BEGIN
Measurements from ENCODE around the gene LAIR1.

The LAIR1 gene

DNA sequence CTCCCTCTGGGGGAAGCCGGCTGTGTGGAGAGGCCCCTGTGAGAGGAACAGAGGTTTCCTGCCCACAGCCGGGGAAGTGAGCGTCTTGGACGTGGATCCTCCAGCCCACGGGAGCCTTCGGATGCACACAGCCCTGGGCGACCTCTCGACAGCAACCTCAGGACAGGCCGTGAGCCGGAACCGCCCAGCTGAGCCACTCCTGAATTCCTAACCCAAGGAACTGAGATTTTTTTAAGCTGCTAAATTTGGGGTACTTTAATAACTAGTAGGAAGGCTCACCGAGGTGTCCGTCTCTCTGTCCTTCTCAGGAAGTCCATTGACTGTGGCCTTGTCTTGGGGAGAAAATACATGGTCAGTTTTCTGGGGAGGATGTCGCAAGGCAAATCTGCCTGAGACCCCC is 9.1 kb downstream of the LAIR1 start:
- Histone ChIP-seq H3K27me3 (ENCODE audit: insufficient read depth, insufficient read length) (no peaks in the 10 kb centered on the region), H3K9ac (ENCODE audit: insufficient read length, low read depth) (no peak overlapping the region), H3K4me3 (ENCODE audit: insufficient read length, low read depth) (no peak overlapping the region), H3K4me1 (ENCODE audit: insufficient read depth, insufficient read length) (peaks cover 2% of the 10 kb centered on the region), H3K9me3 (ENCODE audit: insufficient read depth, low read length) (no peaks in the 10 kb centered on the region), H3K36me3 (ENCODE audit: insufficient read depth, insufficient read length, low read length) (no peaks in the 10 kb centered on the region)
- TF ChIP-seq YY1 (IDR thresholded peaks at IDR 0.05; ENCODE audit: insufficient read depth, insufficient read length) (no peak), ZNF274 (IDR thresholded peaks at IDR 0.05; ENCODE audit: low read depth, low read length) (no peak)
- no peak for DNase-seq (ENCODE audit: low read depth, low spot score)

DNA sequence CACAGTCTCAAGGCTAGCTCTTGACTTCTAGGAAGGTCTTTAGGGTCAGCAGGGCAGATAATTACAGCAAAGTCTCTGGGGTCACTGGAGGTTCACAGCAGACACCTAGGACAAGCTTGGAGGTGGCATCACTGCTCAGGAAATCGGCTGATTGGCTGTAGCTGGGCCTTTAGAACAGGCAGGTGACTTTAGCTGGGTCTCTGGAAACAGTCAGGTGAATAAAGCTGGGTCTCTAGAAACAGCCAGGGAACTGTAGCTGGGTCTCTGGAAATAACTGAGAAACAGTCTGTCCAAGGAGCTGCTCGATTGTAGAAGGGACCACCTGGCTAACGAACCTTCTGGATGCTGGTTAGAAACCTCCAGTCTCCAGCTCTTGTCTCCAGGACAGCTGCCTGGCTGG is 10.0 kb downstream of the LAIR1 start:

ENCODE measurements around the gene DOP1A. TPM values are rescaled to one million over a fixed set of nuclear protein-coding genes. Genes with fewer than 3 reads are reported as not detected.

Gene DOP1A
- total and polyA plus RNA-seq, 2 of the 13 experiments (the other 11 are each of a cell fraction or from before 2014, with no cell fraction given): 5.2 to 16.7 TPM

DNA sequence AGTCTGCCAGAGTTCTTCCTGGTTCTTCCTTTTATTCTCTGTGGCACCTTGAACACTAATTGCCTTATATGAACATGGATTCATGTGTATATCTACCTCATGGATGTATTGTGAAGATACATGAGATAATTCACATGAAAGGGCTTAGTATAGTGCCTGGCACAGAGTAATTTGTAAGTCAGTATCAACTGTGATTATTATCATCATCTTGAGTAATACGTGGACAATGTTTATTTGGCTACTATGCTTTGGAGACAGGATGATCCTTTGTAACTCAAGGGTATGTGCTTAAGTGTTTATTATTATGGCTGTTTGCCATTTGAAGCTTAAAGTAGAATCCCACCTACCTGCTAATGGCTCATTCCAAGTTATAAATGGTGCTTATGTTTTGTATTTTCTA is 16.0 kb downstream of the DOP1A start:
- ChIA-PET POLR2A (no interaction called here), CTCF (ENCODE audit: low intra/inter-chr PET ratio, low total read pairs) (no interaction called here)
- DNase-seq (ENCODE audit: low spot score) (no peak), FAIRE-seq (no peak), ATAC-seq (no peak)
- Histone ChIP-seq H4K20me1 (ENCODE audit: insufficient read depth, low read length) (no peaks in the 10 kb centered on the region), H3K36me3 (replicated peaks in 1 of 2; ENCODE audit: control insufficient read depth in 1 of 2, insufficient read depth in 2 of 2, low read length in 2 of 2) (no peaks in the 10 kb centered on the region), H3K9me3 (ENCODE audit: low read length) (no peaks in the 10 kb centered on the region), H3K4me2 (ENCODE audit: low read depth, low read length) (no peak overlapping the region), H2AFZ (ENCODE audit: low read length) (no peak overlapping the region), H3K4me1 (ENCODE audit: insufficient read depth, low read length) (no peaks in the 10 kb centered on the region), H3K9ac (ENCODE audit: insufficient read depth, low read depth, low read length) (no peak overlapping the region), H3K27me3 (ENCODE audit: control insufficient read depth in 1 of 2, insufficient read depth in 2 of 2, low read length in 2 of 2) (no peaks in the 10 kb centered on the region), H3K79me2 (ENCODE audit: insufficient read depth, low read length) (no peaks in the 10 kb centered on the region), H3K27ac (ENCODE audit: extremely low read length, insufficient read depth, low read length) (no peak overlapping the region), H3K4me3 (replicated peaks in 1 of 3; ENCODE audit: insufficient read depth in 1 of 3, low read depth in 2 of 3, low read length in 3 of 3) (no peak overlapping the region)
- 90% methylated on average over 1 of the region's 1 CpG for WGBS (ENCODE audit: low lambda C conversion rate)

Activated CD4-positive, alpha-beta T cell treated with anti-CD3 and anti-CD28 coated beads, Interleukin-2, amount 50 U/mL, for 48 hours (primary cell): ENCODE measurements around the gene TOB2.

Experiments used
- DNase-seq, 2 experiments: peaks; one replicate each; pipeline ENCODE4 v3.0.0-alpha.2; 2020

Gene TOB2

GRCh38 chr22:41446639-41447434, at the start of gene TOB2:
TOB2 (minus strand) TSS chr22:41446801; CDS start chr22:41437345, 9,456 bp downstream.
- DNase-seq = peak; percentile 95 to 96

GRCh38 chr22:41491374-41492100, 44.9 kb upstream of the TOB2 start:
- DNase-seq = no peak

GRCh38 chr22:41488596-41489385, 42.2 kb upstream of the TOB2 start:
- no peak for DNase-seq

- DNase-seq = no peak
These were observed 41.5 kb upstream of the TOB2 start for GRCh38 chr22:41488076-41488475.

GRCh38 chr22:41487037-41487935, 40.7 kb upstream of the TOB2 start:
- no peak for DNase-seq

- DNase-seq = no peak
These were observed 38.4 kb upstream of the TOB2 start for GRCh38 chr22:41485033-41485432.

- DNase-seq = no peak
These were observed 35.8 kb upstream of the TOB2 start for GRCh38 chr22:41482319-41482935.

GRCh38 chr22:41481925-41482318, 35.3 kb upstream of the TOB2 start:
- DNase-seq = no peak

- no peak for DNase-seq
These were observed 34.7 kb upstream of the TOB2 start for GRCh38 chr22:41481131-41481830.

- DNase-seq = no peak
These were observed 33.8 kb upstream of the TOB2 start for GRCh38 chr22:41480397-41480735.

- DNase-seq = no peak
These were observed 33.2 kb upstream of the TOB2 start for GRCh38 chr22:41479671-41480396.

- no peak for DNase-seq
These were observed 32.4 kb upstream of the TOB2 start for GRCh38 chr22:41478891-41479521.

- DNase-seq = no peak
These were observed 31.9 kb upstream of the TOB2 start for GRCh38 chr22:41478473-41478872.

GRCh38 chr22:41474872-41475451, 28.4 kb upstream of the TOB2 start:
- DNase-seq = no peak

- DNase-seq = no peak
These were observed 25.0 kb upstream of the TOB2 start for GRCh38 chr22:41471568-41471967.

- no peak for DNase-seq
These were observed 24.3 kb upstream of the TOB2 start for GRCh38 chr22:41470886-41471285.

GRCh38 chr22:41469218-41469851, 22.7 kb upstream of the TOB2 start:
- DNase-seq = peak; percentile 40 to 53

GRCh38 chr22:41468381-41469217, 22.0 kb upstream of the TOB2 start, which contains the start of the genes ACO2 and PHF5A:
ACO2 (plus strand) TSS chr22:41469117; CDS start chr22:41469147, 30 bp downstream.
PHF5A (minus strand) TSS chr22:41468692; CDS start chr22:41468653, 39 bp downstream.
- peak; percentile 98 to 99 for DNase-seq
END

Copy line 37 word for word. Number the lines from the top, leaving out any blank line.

- no peak for DNase-seq